Kitchen Planning

Kitchen planning, if you are looking to get a new kitchen and you don’t want to pay through the nose then why don’t you design, plan and order it all yourself? If this sounds like something that you would be interested in then the following guide will give you some tips and advice on how to go about doing this.

Kitchen planning


The first thing that you need to think about is what style of kitchen are you going to go for? Are you going to go for a ultra modern high gloss handleless kitchen or a more traditional shaker kitchen? I guess it all boils down to the style of your home but it’s always fun to have a play around and see what the style and colour will look like.

This link will take you off of this site to a kitchen style visualiser which really can help get an idea on what you are looking for.

Kitchen Planning – Basics

Once you have decided on the look and feel of the kitchen, the next step is to start planning the types of units you want and where you want them. To do this you can use an online kitchen planner like Ikea’s one here.

Stage 1 – Measure your room so that you know the space that needs to be fille

Stage 2 – Do you need any fancy wireworks in your kitchen like magic corner units or small pull outs for your backing trays? It’s best to start thinking about those now.

Stage 3 – The most important appliance in the kitchen, your fridge freezer. Where will this be located? Does he need to be plumbed in? Will it be integrated out of sight? Remember integrated fridge freezers have a smaller volume on the inside for storing items so probably not a good idea if you have lots of kids! These are all very important decisions to make.

Stage 4 – Where are your oven and microwave going to be positioned? Freestanding? Build under or placed in a tall tower unit? Get these things right and you can free up some work surface space and make these appliances even more accessible.

Stage 5 – Do you have a utility room or are things like washing machines, tumble dryers and dish washers going to be in located in the kitchen? Many of these appliances do have integrated versions available so they will blend into your kitchen when you attach a kitchen door to the front of them. Remember, integrated appliances like these don’t need a kitchen unit, just a space to slot into. If you have OCD and everything has to look ultra smart and clean then integrated would be the best option for you!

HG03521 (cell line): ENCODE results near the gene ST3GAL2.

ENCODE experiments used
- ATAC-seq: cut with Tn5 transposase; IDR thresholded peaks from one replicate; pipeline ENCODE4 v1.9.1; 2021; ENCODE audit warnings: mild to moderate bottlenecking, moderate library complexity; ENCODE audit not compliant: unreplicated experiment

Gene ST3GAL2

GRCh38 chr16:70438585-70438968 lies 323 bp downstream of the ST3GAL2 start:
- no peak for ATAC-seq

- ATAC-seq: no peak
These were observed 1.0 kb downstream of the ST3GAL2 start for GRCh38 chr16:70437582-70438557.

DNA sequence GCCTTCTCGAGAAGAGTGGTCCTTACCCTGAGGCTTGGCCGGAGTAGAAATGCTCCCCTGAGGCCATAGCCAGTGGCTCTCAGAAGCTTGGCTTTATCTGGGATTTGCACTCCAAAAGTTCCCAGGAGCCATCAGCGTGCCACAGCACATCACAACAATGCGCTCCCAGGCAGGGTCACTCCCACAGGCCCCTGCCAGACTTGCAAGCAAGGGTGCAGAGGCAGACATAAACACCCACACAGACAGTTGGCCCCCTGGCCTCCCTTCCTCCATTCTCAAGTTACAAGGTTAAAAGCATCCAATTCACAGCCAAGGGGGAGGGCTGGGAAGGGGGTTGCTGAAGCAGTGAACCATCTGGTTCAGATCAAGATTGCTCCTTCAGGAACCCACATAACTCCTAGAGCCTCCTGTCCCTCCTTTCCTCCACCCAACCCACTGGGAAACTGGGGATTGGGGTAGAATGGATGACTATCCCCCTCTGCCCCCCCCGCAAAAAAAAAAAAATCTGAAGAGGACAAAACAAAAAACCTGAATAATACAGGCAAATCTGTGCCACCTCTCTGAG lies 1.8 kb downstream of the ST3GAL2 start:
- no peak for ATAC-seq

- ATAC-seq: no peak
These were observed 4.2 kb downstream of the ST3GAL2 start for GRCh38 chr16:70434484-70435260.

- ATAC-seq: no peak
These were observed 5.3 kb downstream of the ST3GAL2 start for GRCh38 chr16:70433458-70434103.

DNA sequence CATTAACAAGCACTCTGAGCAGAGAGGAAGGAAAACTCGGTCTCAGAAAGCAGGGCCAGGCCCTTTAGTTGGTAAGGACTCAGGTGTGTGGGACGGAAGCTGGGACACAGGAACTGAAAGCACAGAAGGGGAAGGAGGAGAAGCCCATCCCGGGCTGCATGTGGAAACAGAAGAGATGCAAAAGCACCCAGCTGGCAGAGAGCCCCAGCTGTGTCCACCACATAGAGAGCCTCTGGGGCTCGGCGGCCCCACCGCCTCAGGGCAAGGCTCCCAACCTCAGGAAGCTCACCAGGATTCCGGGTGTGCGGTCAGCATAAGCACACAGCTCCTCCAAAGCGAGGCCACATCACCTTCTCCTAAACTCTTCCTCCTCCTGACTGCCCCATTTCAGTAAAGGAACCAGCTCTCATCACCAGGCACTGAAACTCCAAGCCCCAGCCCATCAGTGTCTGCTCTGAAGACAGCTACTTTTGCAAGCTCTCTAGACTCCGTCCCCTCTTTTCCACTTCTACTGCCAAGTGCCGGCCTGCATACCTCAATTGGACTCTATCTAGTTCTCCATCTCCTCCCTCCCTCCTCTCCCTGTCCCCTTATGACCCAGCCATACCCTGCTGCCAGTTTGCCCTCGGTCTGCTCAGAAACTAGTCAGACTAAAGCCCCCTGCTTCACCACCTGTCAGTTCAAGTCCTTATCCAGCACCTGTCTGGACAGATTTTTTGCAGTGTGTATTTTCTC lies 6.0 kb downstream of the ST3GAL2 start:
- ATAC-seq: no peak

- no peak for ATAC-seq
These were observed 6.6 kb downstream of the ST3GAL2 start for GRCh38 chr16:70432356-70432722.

Kitchen Planning – Key points

Start from a corner – When planning your kitchen, it’s always best to start from a corner, as these areas are the most complex parts of the kitchen. If you are buying a standard corner base unit then you are going to need to leave enough space for a corner post/service void.

So, if you have a 1000mm wide corner unit, you need to account for 1130mm on your kitchen plan. This allows you to line up the adjacent units with a corner post that measures 70mm x 70mm. This is the ideal sizes to limit the amount of clashing from door handles.

The service void that is left is usually used by waste pipes that come out from the sink, so that they have a way to get out to the outside world.

End panels – End panels are needed in kitchen designs and look really good at the end of wall units before they hit the hob extractor, as well as placing them at the end of base unit runs and either side of a freestanding range oven.

If you are planning on using end panels in your kitchen design then remember that they are around 20mm thick, so you will need to add these measurements into your kitchen design. Also, end panel usage can bump up the price of your kitchen.

Keep costs down – If you want to keep your kitchen as cheap as possible then go for matt doors and units (limits the number of end panels needed), use larger units like a 1000mm base rather than 2 500mm base units and have highline units rather than drawerline.